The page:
Mother nature continues to serve up surprises, with the discovery of a completely new species of bird previously unknown to science.
Ornithology experts are getting in a flutter about the Cambodian tailorbird which has been found living in the capital city, Phnom Penh.
It is roughly the same size as a common sparrow with a distinctive red flash on its head. It's undercarriage is grey in colour with darker coloured wings.
What has stunned experts is the tailorbird's appetite for city life. It enjoys habitating the humid, dense and low-level scrub in the city.
A report on the discovery of the new tailorbird has been published in Forktail magazine, the journal of the Oriental Bird Club.
Co-author Simon Mahood said: "The modern discovery of an un-described bird species within the limits of a large populous city - not to mention 30 minutes from my home - is extraordinary.
"The discovery indicates that new species of birds may still be found in familiar and unexpected locations."
The discovery of animals which are totally unknown may be surprising to people who thought that modern science had categorised and catalogued the whole world.
But researchers regularly find new species of life which have been sharing planet earth with humans unnoticed.
Last year, a swathe of new fauna and flora were discovered, including a glow-in-the-dark cockroach.
Scientists described the night-light cockroach, which was found in Ecuador near an active volcano and not categorised until years later. Unfortunately for boffins, it is feared the cockroach went extinct when volcano Tungurahua blew its top in a massive eruption in 2010.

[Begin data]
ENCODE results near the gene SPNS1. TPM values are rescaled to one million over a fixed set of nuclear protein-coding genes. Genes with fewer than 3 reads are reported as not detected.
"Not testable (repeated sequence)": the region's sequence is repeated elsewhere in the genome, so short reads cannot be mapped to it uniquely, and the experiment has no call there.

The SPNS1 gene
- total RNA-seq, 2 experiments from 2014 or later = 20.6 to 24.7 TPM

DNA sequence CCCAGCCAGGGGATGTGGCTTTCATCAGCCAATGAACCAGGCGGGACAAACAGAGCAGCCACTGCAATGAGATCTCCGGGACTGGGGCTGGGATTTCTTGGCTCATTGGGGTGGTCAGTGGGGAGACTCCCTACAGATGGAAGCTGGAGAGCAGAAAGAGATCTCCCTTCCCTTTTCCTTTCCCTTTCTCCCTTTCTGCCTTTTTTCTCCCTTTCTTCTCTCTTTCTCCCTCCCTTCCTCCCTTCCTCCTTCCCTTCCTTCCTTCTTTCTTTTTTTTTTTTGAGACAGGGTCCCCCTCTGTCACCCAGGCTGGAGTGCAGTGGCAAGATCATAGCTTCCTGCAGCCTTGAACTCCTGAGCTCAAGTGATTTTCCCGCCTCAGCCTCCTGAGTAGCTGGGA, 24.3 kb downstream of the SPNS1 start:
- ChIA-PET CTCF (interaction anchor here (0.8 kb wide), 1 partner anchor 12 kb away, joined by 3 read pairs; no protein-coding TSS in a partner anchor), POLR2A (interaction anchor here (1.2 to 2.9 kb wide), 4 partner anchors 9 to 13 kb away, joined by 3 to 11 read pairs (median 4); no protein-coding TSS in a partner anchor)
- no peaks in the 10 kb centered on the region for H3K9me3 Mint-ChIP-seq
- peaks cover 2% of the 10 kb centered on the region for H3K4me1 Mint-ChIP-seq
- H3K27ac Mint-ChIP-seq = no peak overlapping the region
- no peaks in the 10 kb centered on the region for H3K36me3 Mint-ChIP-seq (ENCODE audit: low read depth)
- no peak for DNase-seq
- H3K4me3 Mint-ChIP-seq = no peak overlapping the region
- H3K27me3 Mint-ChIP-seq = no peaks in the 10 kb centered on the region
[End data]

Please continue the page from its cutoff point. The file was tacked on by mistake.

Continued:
Social media has also played a role in mapping life on earth. A new insect was discovered when an amateur entomologist posted a picture of a pale winged creature on the photo-sharing site, Flickr. It was spotted by a scientist last year and named the Green Lacewing.
Also added to the annals of science in the past 12 months was the world's most tiny vertebrate. It is a frog which can easily fit onto a 10 pence coin and lives amid leaves in the rainforests of new Guinea. It is not known how many were trodden on by researchers before they discovered the animal at their feet.
Commenting on the discovery of the Cambodian tailorbird, Steve Zack, WCS coordinator of bird conservation, said: "Asia contains a spectacular concentration of bird life, but is also under sharply increasing threats ranging from large-scale development projects to illegal hunting. Further work is needed to better understand the distribution and ecology of this exciting newly described species to determine its conservation needs."